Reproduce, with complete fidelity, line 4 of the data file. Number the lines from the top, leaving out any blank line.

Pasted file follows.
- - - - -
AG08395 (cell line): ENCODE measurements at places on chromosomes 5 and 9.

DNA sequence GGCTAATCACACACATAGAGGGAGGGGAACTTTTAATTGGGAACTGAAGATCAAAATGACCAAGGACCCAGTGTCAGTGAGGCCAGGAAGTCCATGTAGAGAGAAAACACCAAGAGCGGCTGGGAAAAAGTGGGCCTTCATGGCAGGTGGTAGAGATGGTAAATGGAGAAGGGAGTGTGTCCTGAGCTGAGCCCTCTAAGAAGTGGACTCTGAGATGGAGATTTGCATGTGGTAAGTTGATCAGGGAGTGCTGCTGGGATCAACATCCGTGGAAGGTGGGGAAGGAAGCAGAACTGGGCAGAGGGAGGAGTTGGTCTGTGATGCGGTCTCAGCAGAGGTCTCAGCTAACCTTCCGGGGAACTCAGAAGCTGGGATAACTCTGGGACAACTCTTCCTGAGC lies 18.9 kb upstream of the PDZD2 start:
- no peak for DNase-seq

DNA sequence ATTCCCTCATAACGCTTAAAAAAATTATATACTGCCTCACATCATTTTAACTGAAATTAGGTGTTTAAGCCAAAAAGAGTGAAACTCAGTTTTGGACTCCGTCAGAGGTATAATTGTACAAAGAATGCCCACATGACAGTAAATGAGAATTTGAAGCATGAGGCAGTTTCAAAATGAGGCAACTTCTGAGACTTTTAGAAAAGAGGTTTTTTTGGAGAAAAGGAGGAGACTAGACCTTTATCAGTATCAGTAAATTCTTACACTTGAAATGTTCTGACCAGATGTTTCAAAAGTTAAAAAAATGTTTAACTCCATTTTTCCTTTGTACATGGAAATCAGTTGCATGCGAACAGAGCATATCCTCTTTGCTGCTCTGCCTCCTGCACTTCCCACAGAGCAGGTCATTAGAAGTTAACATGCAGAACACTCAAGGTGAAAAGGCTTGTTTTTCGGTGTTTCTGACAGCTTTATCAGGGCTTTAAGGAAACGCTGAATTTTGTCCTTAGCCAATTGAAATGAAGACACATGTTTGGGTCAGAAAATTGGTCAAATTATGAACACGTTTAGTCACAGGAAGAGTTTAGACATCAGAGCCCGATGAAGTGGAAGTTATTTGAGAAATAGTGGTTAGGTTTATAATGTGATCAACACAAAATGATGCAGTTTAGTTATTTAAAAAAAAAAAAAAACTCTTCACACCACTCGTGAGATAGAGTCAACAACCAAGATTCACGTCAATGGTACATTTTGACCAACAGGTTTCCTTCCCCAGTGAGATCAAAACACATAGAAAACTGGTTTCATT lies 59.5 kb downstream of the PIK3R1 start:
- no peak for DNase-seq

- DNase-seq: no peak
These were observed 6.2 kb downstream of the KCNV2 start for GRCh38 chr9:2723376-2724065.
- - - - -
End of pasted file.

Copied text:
DNA sequence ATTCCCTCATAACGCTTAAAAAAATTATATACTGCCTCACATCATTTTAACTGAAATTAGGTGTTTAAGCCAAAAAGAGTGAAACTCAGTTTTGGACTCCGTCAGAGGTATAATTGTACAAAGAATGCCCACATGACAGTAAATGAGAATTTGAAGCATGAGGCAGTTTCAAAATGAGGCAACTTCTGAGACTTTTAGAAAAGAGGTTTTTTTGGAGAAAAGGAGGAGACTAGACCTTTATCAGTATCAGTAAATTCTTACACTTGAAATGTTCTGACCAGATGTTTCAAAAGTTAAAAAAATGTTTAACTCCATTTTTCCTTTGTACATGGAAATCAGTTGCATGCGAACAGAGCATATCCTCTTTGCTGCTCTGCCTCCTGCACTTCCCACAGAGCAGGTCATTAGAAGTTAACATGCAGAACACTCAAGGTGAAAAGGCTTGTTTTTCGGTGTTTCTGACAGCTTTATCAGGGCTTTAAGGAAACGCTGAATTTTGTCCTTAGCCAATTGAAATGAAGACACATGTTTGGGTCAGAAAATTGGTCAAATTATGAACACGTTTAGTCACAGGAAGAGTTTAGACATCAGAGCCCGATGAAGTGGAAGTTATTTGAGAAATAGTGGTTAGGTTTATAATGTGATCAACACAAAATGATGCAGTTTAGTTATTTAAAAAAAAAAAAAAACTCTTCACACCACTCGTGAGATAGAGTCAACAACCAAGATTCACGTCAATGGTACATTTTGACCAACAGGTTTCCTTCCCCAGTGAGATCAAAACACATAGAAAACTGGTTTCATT lies 59.5 kb downstream of the PIK3R1 start: